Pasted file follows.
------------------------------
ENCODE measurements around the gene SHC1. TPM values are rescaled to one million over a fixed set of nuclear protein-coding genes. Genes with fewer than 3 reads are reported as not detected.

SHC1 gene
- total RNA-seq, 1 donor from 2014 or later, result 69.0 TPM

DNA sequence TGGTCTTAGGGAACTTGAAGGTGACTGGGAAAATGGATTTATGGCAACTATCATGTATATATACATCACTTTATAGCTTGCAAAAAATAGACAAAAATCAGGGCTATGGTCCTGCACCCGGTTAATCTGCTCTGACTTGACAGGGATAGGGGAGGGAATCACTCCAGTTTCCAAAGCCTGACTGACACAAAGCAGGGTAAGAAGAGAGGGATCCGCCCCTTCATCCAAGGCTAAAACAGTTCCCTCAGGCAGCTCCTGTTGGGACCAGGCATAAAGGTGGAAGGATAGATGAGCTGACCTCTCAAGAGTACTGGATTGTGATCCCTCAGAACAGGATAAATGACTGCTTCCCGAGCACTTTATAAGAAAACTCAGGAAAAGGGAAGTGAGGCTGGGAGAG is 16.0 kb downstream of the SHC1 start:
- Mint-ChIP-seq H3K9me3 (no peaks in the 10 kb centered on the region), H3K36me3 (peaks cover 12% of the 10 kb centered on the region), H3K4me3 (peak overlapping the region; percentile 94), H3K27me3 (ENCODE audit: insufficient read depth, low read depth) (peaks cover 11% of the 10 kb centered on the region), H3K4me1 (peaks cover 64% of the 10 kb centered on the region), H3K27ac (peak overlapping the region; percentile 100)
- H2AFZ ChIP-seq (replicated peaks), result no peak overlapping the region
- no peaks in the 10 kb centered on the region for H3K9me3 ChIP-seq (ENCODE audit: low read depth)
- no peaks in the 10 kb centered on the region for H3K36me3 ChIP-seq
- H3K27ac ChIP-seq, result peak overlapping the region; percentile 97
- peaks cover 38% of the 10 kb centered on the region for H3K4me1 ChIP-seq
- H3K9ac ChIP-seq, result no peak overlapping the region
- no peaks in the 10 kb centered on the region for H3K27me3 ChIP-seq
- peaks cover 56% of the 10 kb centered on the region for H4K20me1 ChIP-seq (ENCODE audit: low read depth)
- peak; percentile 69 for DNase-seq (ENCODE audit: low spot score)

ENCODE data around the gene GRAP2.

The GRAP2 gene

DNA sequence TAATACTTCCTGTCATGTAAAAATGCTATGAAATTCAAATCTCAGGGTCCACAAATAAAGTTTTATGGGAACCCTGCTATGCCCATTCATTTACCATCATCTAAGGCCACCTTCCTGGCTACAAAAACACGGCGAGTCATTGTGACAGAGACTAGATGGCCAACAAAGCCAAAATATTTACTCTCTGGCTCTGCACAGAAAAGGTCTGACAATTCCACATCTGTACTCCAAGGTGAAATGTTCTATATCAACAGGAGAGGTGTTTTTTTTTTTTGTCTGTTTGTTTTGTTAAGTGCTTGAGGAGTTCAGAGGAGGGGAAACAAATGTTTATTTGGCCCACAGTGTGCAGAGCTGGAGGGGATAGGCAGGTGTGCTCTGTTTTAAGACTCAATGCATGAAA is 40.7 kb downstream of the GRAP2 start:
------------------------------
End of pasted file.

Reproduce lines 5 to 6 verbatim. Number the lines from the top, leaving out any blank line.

- Mint-ChIP-seq H3K9me3 (no peaks in the 10 kb centered on the region), H3K36me3 (peaks cover 12% of the 10 kb centered on the region), H3K4me3 (peak overlapping the region; percentile 94), H3K27me3 (ENCODE audit: insufficient read depth, low read depth) (peaks cover 11% of the 10 kb centered on the region), H3K4me1 (peaks cover 64% of the 10 kb centered on the region), H3K27ac (peak overlapping the region; percentile 100)
- H2AFZ ChIP-seq (replicated peaks), result no peak overlapping the region